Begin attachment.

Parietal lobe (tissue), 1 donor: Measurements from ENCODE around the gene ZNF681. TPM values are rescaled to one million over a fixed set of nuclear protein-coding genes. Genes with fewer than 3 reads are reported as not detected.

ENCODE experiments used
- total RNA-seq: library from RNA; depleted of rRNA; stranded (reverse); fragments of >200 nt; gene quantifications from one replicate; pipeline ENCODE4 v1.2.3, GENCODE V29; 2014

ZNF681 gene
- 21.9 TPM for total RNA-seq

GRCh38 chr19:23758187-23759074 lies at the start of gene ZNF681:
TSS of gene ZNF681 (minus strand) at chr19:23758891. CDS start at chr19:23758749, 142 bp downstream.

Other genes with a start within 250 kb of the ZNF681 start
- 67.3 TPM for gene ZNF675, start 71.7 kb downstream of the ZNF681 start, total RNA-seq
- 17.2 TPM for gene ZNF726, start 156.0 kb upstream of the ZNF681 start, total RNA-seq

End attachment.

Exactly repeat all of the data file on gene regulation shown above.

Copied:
Parietal lobe (tissue), 1 donor: Measurements from ENCODE around the gene ZNF681. TPM values are rescaled to one million over a fixed set of nuclear protein-coding genes. Genes with fewer than 3 reads are reported as not detected.

ENCODE experiments used
- total RNA-seq: library from RNA; depleted of rRNA; stranded (reverse); fragments of >200 nt; gene quantifications from one replicate; pipeline ENCODE4 v1.2.3, GENCODE V29; 2014

ZNF681 gene
- 21.9 TPM for total RNA-seq

GRCh38 chr19:23758187-23759074 lies at the start of gene ZNF681:
TSS of gene ZNF681 (minus strand) at chr19:23758891. CDS start at chr19:23758749, 142 bp downstream.

Other genes with a start within 250 kb of the ZNF681 start
- 67.3 TPM for gene ZNF675, start 71.7 kb downstream of the ZNF681 start, total RNA-seq
- 17.2 TPM for gene ZNF726, start 156.0 kb upstream of the ZNF681 start, total RNA-seq